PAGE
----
The buzz of bees puts most folks on edge, but not Destin’s Peter Wright. For him it’s the sound of sweet relief.
“When they’re swarming around that means they’re happy,” Wright said as he worked the hives in his yard on Forest Drive in South Walton.
Wright, who owns The Ships Chandler in Destin, has been beekeeping for the past seven years. And after a tough day at the office, “I like to come down here and go through the flats at the end of the day,” he said, “instead of grabbing a TV changer and sitting on the couch.
“My wife calls it my obsession,” he said. “And now it’s honey out the ears.”
Wright has already pulled about 100 gallons of honey off his hives this year and has about 80 more sitting ready.
“It’s a hot hobby this time of year,” he said, wearing long sleeves and pants as the bees swarmed around him while he dug around in the hives. Wright said most of the time he wears a T-shirt, shorts and slaps on the job.
Wright has 30 hives scattered around his yard, 15 on the Choctawhatchee River, four at Red Bay, one in Fort Walton Beach and 15 in Alabama.
“My neighbors love it,” he said.
“Our yard has never looked better,” said Wright’s wife Beth as she looked around at all the blooming plants and flowers as well as their garden that the bees help to pollinate.
Wright got into the bee business because of his father-in-law, Hank Harper.
Originally Harper was trying to get the grandkids involved with the beekeeping.
“They didn’t want anything to do with it,” Beth said.
However, for Peter it was a different story.
“He just loves it, you can tell,” she said.
Peter started with 12 hives and has worked his way up to 65.
Some of Wright’s hives hold as many as 30,000 bees.
The “working area” for the bees is about a three-mile radius from the hive, Wright said, which would encompass the area from Emerald Bay to Sandestin for those located at his home in south Walton.
“And they remember where they come from,” he said. “They go three or four miles away and come right back to this box.”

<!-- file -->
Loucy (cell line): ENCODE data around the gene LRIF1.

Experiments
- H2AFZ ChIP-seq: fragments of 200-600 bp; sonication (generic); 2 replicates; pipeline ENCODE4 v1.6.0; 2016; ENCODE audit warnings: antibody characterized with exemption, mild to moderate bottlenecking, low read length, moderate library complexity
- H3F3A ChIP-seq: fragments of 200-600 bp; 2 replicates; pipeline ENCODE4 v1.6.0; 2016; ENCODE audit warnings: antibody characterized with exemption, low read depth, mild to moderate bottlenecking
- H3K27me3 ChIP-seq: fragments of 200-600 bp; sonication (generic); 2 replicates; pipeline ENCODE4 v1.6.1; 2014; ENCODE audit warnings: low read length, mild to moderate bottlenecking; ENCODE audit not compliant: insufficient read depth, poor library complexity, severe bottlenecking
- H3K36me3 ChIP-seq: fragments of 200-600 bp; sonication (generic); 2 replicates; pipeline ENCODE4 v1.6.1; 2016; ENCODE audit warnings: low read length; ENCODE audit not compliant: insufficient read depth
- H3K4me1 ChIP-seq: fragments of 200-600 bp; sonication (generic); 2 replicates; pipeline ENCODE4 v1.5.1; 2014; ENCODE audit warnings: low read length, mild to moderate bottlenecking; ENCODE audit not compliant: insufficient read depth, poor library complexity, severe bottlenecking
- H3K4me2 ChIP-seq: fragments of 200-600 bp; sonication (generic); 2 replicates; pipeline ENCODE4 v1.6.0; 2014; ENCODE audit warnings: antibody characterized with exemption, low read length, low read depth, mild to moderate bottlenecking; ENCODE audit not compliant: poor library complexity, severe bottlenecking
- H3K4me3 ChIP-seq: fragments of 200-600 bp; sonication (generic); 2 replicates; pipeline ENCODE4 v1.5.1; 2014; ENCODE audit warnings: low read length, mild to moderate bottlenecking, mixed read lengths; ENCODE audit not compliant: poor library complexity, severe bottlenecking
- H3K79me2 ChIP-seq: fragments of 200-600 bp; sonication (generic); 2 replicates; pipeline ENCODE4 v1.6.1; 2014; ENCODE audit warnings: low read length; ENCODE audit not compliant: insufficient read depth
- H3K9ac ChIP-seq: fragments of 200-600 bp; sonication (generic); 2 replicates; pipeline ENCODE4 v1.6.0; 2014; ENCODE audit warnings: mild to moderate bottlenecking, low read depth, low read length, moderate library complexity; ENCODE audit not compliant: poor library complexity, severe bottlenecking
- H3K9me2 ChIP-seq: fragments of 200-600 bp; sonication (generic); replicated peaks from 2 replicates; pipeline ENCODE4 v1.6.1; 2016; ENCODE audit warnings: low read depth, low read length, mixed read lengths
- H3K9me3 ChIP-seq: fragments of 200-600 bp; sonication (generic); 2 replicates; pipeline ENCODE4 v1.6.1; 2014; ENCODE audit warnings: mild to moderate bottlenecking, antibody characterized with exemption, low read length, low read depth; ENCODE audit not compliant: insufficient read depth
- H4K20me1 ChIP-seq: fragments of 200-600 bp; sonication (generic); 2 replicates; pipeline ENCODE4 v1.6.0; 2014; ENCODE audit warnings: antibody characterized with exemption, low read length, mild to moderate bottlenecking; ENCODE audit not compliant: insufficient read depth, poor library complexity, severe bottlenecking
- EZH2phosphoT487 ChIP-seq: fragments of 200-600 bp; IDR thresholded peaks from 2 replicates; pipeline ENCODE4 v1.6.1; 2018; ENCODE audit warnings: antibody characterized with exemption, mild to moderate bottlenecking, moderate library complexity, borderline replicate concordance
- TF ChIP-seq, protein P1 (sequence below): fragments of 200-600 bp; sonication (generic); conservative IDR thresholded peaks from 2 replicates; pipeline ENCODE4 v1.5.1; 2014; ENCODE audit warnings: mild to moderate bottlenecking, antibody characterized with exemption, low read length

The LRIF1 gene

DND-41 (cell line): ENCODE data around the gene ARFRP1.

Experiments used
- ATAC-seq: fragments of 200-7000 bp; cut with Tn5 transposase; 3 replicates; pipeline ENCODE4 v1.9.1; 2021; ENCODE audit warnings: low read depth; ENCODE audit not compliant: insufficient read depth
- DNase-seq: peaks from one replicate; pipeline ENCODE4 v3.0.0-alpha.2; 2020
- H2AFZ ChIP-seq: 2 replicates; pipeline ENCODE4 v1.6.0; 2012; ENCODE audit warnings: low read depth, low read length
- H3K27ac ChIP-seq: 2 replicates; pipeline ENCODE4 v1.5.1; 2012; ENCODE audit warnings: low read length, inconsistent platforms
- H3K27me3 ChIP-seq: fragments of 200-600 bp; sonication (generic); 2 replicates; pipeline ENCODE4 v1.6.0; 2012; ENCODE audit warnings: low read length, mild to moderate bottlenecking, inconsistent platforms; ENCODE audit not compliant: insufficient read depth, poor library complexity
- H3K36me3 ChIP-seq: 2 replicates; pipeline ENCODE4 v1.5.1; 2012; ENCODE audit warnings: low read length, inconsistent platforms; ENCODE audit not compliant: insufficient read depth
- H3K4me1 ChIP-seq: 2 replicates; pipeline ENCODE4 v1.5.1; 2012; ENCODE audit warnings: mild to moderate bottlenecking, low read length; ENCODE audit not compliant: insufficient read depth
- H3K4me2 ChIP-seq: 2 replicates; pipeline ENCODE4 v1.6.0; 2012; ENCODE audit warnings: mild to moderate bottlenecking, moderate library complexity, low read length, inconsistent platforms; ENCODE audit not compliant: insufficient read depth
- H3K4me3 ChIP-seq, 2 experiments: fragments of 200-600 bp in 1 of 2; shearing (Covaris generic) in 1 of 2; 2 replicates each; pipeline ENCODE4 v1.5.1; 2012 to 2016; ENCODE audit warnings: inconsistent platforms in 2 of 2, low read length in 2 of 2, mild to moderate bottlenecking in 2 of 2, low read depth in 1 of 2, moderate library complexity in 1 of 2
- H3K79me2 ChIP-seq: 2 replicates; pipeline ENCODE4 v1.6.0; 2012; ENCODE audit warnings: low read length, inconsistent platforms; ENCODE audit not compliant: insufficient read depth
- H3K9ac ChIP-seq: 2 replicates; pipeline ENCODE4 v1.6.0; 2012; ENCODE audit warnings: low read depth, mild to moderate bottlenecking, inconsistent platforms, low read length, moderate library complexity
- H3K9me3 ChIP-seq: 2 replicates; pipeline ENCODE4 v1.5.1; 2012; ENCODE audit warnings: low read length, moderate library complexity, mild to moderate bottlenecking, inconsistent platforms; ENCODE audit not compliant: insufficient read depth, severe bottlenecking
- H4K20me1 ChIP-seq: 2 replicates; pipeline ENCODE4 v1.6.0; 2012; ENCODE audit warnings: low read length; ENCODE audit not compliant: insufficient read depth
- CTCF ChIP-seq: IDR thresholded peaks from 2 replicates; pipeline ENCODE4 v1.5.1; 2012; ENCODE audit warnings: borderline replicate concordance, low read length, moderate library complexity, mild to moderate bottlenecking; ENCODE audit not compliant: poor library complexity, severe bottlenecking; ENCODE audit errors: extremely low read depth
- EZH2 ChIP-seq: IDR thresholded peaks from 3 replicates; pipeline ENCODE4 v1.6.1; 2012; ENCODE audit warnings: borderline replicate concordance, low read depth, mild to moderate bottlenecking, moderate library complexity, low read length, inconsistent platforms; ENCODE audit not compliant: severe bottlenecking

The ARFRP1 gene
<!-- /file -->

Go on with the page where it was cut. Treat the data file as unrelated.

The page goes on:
And every bee has a job to do.
“There is no social programs … you do a job or you are kicked out,” Wright said.
“All morning long they are getting ready to go out,” he said as he pulled out one of the frames covered in bees from the hive.
And on the list of things for the bee to do is get honey and nectar. “But more than anything right now they are going after pollen … from everything,” Wright said. “Then they bring it back here and stash it.”
A hive is made up of different chambers, from a brood to a deep super which is the term used for the honey box. The brood consists of about nine to 10 frames where the bee will stash the honey.
“I get stung a lot,” Wright said. “Beth is all the time picking stingers out of me.”
However, a bee will only sting once. “A bee dies when it stings,” he said. Accept for the queen bee that can sting three or four times.
But digging and checking the hives is something he does on a daily basis.
“It’s like an ongoing science project all the time,” Beth said.
Once the flats are mostly capped off, it’s time to uncap the cells and sling out the honey.
Wright uses a hot electric knife to scrape off the waxed caps on the frames, and then puts the flats in an extractor that slings the honey out. And from the extractor he pours the honey straight into the bottles for sale or to giveaway to friends and family.
“You feel productive when you’re doing this … you get something out of it,” Beth said.
Wright, who has gotten about a dozen people interested in working with bees, said it’s pretty easy to get started in the business.
He said it’s best to start with two hives.
“Split the hive in February and by April you’ll have honey big time,” he said. And four hives can produce about 35 gallons of honey in a season.
Working with bees, “is like farming,” he said. “I just hope more people do it.”